Dustin Long, Icelander, 2006.
I acquired this novel from McSweeney’s as I renewed a subscription two years ago, and have been looking forward to reading it for some time. Its book jacket/slip describes it as a “Nabokovian goof on Agatha Christie; a madcap mystery in the deceptive tradition of The Crying of Lot 49; The Third Policeman meets The Da Vinci Code. …an intricate, giddy romp steeped equally in Nordic lore and pulpy intrigue.” I’m not sure I can offer anything more than that. What, indeed, can one say about a book that begins with a Dramatis Personae list which includes “Hubert Jorgen: Rogue library-scientist”?
It’s an odd book that has an unreliable narrator, an unreliable editor, and a host of wacky and intriguing characters, the rogue library-scientist included. Others include a pair of detectives that seem a cross of I Heart Huckabees and Thomson and Thompson from Tintin; a main character of a detective who doesn’t want to detect (quite unlike her famous mother); an under-developed-as-a-person avatar of a Norse God; a macguffin named MacGuffin who is only semi-macguffin-y; and a peculiar take on Iceland itself (which seems to have spread to the United States), and fortunately exists in a parallel universe.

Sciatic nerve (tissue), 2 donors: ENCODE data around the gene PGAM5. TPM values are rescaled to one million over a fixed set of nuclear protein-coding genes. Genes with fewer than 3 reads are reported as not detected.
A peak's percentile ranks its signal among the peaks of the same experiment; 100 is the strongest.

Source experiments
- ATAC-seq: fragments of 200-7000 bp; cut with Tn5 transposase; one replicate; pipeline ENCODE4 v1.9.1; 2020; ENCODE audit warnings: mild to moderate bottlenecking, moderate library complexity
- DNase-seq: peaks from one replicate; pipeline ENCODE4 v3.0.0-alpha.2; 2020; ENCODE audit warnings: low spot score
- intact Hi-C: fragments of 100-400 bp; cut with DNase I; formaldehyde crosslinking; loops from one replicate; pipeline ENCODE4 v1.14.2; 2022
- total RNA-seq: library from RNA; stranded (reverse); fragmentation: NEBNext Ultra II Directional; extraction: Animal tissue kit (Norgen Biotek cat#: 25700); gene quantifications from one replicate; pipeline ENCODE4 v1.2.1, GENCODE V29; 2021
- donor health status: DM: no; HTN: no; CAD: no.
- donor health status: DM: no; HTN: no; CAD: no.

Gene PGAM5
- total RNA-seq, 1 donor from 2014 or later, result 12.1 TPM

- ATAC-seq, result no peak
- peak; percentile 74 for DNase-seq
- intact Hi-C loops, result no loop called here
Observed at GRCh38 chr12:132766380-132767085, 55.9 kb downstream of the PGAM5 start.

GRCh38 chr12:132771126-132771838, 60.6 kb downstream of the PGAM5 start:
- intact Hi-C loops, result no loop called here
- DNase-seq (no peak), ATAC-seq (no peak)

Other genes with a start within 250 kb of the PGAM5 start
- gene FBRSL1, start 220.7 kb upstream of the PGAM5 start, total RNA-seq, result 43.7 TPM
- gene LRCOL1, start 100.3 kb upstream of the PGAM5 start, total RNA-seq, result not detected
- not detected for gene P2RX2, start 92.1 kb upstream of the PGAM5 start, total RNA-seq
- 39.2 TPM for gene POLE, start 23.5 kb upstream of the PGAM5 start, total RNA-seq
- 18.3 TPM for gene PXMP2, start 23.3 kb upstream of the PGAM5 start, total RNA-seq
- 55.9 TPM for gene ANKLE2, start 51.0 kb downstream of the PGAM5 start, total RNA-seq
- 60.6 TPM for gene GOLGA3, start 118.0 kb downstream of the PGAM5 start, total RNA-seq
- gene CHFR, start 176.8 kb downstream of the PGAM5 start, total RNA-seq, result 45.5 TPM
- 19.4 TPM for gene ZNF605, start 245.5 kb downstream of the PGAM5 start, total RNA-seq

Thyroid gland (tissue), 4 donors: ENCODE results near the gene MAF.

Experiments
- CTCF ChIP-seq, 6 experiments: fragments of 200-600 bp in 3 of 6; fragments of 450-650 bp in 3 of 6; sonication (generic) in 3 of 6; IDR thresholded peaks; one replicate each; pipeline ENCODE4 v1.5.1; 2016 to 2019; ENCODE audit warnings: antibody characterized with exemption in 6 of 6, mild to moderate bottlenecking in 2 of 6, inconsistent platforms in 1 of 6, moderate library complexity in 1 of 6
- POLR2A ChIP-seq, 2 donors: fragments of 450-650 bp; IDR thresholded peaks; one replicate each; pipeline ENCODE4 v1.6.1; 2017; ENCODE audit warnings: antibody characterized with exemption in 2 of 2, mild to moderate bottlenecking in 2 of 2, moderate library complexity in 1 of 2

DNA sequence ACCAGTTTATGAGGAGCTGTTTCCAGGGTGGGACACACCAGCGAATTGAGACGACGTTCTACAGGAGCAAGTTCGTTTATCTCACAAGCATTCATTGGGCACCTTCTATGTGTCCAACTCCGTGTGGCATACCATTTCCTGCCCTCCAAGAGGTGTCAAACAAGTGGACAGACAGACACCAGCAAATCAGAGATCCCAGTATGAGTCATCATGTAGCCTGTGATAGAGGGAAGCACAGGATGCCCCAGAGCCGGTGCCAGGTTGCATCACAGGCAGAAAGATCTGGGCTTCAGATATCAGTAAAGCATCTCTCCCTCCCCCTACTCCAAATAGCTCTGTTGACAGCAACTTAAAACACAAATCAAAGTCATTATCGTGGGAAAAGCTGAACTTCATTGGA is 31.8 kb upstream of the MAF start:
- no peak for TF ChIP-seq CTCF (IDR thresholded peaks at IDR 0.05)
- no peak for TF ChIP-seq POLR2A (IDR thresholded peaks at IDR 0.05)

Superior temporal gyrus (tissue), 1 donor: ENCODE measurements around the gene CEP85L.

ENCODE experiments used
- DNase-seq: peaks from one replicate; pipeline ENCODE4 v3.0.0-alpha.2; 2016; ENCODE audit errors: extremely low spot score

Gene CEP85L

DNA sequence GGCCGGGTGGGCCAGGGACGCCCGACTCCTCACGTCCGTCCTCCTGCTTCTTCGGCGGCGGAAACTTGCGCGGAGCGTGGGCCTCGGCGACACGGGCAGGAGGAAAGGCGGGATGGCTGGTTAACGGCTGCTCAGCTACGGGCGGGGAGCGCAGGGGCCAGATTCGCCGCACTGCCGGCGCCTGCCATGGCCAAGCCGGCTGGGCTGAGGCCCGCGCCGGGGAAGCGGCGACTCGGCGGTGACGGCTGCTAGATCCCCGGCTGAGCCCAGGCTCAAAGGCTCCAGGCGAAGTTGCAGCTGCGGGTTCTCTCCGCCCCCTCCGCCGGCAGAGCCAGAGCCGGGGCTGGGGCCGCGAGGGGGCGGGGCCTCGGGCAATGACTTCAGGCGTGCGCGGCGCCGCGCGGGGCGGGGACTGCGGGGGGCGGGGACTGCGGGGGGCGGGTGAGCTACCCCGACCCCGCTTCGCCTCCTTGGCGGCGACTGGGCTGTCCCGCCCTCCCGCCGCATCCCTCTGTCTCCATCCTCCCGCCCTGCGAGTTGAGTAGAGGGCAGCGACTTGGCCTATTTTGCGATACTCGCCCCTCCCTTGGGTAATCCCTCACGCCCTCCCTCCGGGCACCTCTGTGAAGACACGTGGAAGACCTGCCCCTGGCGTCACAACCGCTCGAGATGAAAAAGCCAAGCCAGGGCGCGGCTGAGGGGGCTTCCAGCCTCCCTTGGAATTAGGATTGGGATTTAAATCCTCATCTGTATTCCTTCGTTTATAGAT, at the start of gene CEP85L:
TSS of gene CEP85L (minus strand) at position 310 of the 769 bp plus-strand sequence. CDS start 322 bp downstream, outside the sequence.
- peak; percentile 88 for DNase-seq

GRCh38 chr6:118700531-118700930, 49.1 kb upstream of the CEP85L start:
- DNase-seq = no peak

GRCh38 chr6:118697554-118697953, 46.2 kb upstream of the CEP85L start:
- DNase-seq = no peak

As a book, it’s a delightfully silly romp (the detective plot is formulaic and unexceptional, but that’s actually by design) that will have you counting allusions to everything from, well, Tintin to As I Lay Dying, to… well, many, many more places. The allusions are both well done and silly, and made me laugh out loud on more than one occasion. It seems like a McSweeney’s book: it asks for well-read readers, and won’t disappoint them with the particular style associated with Eggers and his cohort. It was a lovely light read to use to emerge from my retreat, before I dive into something with more heft.